Honeymoon Inn Mussoorie
No availability found through our partners. Please contact the business directly or check some of our recommended alternatives.
How has this hotel rated in the past?
- Room service
- Free High-Speed Internet
- Business Services
- Kids activities or Babysitting
- Free parking
Photos of Honeymoon Inn Mussoorie
Travelers also recommend:
TripAdvisor Reviews Honeymoon Inn Mussoorie
Travel Blogs from Mussoorie
... 1) Om Shri Himavad-Vibhootyai Namaha
Salutations to the Glory of the Himalayas
- Himalayas are the glory of India. Amongst mountains Himalayas are the manifestation of the Lord. (Sthaavaraanaam himalayaha). Swami Tapovanji brought glory to the Himalayas.
· Swami Sivananadaji, Swami Tapovanji and Swami Gnananandaji were 3 luminaries of the Himalayas. Swami Tapovanji was the Himavat Vibhooti as said by Swami Sivanandaji and many ...
Weekends were free, so we organized a trip to Mussoorie, a former hill station of the British in the Himalayas. The road up to 2,000 m above sea level was already worth the trip as it offered spectacular views. Today Mussoorie is a popular holiday destination for Indian families and honeymooners, and you hardly see any foreigners. Also there ...
... The next rapid was much bigger. Holy ****. My heart was racing. And I was still laughing. I just wanted more. In between rapids we silently floated along. The mountains surrounding us. Birds singing. Wind whistling. Along the shore we watched baby monkeys playing in the sand. Jumping off rocks. Rolling in the sand. Wrestling. Leaping into the water. Just like little children. What a joy to see.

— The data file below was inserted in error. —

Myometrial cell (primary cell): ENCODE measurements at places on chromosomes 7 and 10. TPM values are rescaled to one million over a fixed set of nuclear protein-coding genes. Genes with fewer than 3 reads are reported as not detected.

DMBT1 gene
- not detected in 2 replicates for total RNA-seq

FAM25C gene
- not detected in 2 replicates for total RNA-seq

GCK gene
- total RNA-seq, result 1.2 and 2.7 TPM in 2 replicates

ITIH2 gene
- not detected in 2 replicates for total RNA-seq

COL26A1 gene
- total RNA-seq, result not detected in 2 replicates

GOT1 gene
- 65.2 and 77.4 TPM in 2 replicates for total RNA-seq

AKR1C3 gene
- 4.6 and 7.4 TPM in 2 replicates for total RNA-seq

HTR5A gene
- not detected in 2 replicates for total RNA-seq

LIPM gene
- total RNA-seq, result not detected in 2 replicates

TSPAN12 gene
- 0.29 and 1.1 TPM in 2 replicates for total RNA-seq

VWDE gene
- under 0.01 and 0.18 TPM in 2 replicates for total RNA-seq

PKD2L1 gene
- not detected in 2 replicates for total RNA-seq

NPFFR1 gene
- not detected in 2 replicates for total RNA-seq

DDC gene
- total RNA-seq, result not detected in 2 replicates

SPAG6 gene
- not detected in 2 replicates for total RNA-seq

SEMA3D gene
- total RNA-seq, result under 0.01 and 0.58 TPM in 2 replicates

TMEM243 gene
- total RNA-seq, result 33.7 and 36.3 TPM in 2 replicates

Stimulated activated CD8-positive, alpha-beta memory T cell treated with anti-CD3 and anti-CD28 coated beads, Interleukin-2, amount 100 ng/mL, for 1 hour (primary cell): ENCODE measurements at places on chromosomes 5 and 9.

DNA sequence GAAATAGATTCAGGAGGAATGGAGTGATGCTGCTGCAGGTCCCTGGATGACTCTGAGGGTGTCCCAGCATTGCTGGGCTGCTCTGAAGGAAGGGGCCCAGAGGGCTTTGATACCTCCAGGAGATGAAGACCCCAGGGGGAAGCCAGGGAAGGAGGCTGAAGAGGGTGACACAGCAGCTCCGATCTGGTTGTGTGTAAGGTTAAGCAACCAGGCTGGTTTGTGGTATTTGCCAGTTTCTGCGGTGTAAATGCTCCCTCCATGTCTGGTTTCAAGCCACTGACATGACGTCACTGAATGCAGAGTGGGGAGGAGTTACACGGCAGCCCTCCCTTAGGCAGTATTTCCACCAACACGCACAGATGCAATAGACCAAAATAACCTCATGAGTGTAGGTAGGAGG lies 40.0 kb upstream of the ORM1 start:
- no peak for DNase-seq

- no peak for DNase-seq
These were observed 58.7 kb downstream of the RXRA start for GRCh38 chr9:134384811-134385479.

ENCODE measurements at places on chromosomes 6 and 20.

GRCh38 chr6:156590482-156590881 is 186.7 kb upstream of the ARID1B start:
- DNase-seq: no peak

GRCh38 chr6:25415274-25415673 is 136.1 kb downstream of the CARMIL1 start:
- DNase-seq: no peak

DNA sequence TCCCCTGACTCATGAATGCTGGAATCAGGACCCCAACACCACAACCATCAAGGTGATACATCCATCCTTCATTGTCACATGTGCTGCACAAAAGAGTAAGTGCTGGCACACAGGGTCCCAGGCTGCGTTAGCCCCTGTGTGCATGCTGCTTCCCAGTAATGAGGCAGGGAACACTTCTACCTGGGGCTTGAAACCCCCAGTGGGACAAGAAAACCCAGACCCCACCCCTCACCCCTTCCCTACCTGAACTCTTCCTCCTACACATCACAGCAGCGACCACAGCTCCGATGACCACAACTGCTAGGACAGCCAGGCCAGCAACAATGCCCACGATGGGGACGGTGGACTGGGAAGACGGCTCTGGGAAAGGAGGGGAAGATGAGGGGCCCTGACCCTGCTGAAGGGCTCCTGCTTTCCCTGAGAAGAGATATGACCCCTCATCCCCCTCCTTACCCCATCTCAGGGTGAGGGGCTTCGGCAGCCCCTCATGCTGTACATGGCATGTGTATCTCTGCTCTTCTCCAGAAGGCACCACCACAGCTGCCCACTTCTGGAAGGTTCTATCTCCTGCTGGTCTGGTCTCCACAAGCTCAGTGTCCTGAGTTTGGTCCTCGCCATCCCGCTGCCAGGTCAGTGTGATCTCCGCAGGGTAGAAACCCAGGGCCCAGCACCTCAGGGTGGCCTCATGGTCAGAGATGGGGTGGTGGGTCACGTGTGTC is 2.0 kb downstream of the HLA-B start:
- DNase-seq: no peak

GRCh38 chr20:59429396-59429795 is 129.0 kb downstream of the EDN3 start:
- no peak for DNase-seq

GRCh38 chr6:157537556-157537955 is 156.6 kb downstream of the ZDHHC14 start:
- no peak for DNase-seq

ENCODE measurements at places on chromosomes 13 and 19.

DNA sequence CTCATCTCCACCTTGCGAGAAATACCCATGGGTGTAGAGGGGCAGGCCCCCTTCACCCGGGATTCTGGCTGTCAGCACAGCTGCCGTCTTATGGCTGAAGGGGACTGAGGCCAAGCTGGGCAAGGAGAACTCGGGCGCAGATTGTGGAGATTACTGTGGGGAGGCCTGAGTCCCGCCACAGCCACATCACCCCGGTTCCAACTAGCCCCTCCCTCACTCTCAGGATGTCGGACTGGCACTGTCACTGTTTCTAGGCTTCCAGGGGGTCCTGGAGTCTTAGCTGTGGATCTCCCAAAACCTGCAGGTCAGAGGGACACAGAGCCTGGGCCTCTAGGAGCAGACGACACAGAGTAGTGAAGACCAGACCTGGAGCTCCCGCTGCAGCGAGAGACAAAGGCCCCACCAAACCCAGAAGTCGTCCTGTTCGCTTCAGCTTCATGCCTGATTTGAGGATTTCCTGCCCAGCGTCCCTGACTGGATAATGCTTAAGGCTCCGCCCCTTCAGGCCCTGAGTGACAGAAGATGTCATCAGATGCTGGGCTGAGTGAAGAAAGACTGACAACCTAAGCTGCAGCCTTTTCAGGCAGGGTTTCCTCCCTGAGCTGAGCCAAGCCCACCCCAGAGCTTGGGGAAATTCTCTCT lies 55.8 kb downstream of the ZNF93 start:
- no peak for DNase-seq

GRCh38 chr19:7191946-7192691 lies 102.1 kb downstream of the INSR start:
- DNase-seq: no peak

Th next rapid approached,"captain" Raj, yelled in a loud voice. “PADDLE ...
... should be here on Friday.
Since everything in town is new to Gregory, I was happy to take him on my most interesting – if most strenuous – walk – all the way through Landour up to the Sister’s Bazaar area. (I had gone to this place once before with those two Indian university student gals back at the beginning of my stay in Mussoorie.) While we were at the top of the hill, we stopped in to the Rokeby Manor for lunch, where ...
... one to make sure I had been given the correct change. (A reasonable practice, as Indian shopkeepers often – conveniently – don’t have small change and ask/expect you to accept being slightly shortchanged.) Another customer near me was watching me count my change, and this seemed to have offended him deeply. He then said to me, twice, loudly, that “Honesty is the policy of all Indians!” Ha. The guy was apparently delusional ...